End of chain onus urged with recycling program

Victorian fast food companies have been encouraged to take more responsibility for the full life-cycle of products

March 19, 2013

Victorian fast food companies are being encouraged to take more responsibility for the full life-cycle of products, as part of a government partnership to increase recycling.

Victorian Minister for Environment and Climate Change Ryan Smith yesterday launched a new in-store recycling scheme at Victorian KFC restaurants to encourage more company accountability for products that have reached end users in the supply chain.

Smith says the new recycling systems provide public recycling facilities in 48 Victorian stores.

He says ‘back-of-house’ cardboard recycling bins have also been installed in 88 Victorian restaurants.

The project is part of the national recycling initiative, Do the Right Thing, Use the Right Bin, funded through the Australian Packaging Covenant with $33,600 in financial support from the Victorian Government.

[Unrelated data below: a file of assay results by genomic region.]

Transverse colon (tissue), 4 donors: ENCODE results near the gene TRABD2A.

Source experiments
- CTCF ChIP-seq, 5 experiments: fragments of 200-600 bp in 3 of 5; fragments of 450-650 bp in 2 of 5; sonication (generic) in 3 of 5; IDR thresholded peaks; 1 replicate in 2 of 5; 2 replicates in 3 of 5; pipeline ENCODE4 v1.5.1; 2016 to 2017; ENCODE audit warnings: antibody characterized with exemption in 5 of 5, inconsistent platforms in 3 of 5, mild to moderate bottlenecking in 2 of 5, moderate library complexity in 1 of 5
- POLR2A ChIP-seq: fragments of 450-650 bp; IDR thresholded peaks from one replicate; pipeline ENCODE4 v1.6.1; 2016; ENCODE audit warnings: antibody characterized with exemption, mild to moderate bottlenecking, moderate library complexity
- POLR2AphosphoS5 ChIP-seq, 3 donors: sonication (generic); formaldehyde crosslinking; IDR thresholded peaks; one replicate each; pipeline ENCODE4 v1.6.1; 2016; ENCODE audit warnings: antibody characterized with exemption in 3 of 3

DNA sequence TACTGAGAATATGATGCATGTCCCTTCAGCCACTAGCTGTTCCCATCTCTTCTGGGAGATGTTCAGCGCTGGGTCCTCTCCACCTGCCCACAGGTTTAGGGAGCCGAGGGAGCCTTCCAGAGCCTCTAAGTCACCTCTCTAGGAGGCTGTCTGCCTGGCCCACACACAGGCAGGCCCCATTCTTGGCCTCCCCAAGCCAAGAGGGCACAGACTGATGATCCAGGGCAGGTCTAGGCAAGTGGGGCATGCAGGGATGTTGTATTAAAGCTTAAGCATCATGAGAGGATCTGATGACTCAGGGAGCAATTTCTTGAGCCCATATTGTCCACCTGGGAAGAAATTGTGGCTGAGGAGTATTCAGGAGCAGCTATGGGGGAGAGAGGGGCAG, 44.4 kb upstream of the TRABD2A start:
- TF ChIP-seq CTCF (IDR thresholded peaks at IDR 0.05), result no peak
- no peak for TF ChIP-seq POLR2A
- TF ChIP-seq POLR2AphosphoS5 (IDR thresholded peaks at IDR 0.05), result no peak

"The Coalition Government strongly supports industry taking responsibility for the life-cycle of their products," Smith says.

"We’re investing in a range of programs like this one that help manufacturers and retailers make it easier for consumers to dispose of their products safely and responsibly."

The government is also working with major retailers and manufacturers to help customers dispose of products including batteries, paint and packaging.

The recycling program is operating in New South Wales and South Australian stores and has nationally helped divert more than 1,800 tonnes of cardboard, bottles and cans, according to government.

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